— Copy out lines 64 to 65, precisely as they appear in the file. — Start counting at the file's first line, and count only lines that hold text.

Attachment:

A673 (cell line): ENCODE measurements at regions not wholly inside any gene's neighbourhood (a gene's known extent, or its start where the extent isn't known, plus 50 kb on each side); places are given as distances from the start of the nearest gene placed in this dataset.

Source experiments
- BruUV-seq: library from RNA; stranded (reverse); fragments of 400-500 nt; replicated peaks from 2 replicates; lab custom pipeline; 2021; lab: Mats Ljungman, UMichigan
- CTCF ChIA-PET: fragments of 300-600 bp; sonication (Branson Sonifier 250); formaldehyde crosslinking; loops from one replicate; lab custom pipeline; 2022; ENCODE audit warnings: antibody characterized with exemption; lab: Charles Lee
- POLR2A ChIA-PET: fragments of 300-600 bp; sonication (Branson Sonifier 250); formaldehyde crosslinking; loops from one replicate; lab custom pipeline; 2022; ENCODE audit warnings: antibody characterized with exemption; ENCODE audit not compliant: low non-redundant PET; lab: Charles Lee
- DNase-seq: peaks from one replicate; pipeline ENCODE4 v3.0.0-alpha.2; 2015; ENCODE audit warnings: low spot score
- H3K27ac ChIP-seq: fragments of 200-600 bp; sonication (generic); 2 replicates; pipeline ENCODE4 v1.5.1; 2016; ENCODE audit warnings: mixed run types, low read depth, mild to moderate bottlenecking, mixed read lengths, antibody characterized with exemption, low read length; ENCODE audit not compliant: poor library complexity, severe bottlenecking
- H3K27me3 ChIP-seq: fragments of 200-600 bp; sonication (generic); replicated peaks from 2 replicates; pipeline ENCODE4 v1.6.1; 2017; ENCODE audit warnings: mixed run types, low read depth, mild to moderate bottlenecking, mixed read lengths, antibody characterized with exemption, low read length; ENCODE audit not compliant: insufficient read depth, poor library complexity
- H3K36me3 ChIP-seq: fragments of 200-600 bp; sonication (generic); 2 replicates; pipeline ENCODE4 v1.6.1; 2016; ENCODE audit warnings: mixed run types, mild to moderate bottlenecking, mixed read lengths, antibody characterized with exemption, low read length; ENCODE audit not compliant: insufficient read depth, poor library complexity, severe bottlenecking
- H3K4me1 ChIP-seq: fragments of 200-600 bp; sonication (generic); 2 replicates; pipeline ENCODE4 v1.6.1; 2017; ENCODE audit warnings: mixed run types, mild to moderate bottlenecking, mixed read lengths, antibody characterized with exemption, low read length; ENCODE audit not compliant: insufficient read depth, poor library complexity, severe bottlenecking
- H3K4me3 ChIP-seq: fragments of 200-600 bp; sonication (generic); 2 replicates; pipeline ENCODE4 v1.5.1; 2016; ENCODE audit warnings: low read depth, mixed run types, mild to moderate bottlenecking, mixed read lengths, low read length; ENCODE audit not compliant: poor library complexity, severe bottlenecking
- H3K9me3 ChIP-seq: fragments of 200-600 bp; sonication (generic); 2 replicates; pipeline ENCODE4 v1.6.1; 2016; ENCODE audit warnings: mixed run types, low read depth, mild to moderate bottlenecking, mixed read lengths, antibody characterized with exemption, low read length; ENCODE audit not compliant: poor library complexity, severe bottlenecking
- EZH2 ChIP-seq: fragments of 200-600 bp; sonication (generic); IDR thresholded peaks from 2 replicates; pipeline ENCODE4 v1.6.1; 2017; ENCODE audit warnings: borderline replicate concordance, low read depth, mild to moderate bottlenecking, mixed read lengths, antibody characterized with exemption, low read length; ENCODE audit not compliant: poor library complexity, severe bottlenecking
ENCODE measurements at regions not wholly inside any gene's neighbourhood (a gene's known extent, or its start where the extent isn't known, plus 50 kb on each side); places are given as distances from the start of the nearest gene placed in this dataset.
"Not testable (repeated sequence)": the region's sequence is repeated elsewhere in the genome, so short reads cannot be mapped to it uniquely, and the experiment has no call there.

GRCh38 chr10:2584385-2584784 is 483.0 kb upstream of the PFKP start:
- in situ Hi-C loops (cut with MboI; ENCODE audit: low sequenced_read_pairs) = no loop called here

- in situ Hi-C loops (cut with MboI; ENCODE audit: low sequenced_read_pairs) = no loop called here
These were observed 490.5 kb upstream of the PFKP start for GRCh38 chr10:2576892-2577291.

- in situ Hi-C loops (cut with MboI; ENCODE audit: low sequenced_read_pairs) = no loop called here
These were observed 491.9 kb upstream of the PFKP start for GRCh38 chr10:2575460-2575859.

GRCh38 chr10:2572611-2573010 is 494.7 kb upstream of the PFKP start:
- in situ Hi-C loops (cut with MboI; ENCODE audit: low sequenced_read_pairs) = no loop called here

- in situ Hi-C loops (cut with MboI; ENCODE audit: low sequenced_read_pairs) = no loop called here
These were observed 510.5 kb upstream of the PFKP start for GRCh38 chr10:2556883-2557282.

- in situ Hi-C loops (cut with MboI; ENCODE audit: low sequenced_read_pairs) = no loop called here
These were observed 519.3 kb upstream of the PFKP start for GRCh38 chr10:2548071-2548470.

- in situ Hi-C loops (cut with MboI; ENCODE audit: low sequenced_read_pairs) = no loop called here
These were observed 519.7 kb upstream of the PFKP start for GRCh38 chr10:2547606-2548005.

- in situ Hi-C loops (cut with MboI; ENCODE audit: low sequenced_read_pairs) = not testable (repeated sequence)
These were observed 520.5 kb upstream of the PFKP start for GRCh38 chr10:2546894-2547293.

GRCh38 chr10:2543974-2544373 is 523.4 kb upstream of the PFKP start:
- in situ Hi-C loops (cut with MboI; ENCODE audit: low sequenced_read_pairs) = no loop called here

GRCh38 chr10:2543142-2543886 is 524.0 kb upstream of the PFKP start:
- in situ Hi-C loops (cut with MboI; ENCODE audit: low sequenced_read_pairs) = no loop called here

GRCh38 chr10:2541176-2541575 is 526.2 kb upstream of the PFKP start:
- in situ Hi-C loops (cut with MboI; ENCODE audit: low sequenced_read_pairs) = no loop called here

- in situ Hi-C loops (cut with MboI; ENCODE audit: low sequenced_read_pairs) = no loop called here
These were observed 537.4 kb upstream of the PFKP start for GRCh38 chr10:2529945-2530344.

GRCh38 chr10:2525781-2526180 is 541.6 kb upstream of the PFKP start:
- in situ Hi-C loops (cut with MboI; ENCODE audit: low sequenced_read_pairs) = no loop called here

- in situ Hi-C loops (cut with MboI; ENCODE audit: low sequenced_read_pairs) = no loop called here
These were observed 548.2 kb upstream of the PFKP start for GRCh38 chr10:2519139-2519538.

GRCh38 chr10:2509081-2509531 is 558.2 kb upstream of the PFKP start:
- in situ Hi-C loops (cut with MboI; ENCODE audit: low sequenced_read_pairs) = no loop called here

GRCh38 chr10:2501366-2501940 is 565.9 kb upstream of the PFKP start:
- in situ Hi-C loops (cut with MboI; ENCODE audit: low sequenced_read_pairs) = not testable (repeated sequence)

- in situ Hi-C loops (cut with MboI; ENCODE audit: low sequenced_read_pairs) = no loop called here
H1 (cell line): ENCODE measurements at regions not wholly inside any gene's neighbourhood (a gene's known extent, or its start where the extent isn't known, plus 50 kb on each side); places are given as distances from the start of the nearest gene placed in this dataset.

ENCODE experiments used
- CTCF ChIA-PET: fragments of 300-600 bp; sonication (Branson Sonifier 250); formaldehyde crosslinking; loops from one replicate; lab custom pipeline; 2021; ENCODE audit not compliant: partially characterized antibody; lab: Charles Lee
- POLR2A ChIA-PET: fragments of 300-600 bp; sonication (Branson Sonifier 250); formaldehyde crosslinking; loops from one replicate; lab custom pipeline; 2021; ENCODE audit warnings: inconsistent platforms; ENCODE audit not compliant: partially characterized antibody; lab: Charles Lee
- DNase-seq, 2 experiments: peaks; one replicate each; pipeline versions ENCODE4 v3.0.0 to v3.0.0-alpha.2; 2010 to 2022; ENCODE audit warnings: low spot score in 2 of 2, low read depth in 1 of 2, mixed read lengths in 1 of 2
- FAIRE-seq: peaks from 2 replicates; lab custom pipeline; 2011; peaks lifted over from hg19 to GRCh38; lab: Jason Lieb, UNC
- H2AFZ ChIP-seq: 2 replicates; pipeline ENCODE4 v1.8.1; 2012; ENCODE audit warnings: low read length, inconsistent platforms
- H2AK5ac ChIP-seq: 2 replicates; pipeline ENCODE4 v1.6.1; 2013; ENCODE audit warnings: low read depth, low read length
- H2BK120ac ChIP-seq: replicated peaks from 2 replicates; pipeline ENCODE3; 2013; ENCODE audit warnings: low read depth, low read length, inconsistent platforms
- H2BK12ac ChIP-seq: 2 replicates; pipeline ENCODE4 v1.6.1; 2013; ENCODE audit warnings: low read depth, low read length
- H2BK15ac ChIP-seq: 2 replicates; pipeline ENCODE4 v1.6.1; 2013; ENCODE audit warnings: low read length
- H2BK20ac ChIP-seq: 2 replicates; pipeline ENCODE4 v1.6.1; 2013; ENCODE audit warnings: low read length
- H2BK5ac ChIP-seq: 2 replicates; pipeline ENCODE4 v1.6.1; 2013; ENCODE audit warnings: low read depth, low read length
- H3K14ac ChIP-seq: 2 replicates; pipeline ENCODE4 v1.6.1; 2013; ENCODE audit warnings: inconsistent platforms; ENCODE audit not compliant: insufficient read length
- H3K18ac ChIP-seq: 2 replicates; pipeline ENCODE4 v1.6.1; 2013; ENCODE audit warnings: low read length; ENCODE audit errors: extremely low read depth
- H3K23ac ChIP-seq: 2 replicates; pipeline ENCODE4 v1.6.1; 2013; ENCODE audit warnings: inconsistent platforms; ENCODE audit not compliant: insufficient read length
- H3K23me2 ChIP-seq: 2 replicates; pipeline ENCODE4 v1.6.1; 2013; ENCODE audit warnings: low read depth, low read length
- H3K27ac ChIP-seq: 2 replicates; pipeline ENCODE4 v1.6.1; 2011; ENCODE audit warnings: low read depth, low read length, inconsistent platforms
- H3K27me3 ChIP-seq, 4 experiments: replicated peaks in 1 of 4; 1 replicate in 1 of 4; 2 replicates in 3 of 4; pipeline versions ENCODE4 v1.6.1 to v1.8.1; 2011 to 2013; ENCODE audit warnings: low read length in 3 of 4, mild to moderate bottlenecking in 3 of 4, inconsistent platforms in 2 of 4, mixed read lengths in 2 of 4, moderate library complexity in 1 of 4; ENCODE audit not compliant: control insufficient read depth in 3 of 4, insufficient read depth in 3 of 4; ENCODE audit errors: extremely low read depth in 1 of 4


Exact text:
- H3K23ac ChIP-seq: 2 replicates; pipeline ENCODE4 v1.6.1; 2013; ENCODE audit warnings: inconsistent platforms; ENCODE audit not compliant: insufficient read length
- H3K23me2 ChIP-seq: 2 replicates; pipeline ENCODE4 v1.6.1; 2013; ENCODE audit warnings: low read depth, low read length